The historical evidence suggests that the health professions might never have developed EBP had it not been for the development of sophisticated research tools such as PubMed/MEDLINE and the Cochrane Library for identifying authoritative evidence (Eldredge, 2008a). By working with health professionals in using these tools, health librarians were pivotal figures in the development of Evidence Based Medicine (EBM) and the broader EBP movement. From supporting health professionals in EBP, health librarians have gone on to develop and use evidence within their professional practices – EBLIP. This chapter will provide a context for health librarian's work, describe EBLIP within the health library field and the state of the evidence base, and discuss the types of evidence used by health librarians. Two case studies show how EBLIP has been translated into practice and demonstrate how health librarians continue to push the boundaries of EBLIP. Finally, the future directions for research and EBLIP practice will be considered within a health library context.
The health library context
Health librarians often collaborate with other health professionals in a fast-paced environment that demands high levels of accountability for the accuracy of their work. Any mistakes can result in missed diagnoses, inappropriate treatments, incorrectly trained health professionals (Maggio et al., 2015) or misguided research projects. Many health librarians take years to establish credibility for their expert skills among other health professionals (Hannigan and Eldredge, 2014). With increasing frequency, health librarians work outside of physical libraries in roles as embedded colleagues, liaisons, clinical librarians, informaticists and informaticians; therefore, throughout this chapter the term health librarian will be used to describe all of these roles.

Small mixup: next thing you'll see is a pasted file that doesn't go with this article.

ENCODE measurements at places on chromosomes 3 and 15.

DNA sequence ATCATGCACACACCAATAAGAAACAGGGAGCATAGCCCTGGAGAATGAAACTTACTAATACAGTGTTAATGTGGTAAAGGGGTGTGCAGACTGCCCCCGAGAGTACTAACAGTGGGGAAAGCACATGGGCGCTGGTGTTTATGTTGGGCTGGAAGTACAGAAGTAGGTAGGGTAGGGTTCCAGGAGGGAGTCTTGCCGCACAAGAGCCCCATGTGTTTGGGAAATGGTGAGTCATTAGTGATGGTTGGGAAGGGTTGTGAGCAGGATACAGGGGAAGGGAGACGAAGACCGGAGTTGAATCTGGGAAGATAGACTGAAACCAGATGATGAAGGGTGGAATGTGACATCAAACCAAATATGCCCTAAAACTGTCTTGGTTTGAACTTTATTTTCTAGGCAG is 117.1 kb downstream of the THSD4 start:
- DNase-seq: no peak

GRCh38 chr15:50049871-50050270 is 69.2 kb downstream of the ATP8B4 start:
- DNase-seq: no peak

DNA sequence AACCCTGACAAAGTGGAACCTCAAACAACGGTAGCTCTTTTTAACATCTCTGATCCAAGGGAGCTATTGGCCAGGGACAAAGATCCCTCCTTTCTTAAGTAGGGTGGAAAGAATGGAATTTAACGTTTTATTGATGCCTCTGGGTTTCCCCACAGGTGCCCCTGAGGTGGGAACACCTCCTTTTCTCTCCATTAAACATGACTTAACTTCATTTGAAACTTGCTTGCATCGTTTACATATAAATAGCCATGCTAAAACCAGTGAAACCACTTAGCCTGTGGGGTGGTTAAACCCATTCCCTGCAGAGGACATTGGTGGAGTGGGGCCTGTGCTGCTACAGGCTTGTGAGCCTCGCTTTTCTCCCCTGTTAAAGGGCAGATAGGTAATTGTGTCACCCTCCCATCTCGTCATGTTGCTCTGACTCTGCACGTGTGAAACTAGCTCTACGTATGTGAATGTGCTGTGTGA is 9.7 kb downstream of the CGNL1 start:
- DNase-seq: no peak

The context in which health librarians work is continuing to change (Funk, 2013). At one time, the majority of health librarians worked in hospital libraries. Now, in the USA many librarians work in centralized academic health-science centre libraries that co-ordinate access to electronic databases for their users, including health professionals and staff in affiliated hospitals. The National Library of Medicine in the USA coordinates outreach and other centralized functions. In the UK, health librarians work in hospitals, academic institutions and, increasingly, throughout other NHS organizations. Collections for NHS staff are centralized and health libraries are monitored and supported by a national Library and Knowledge Service.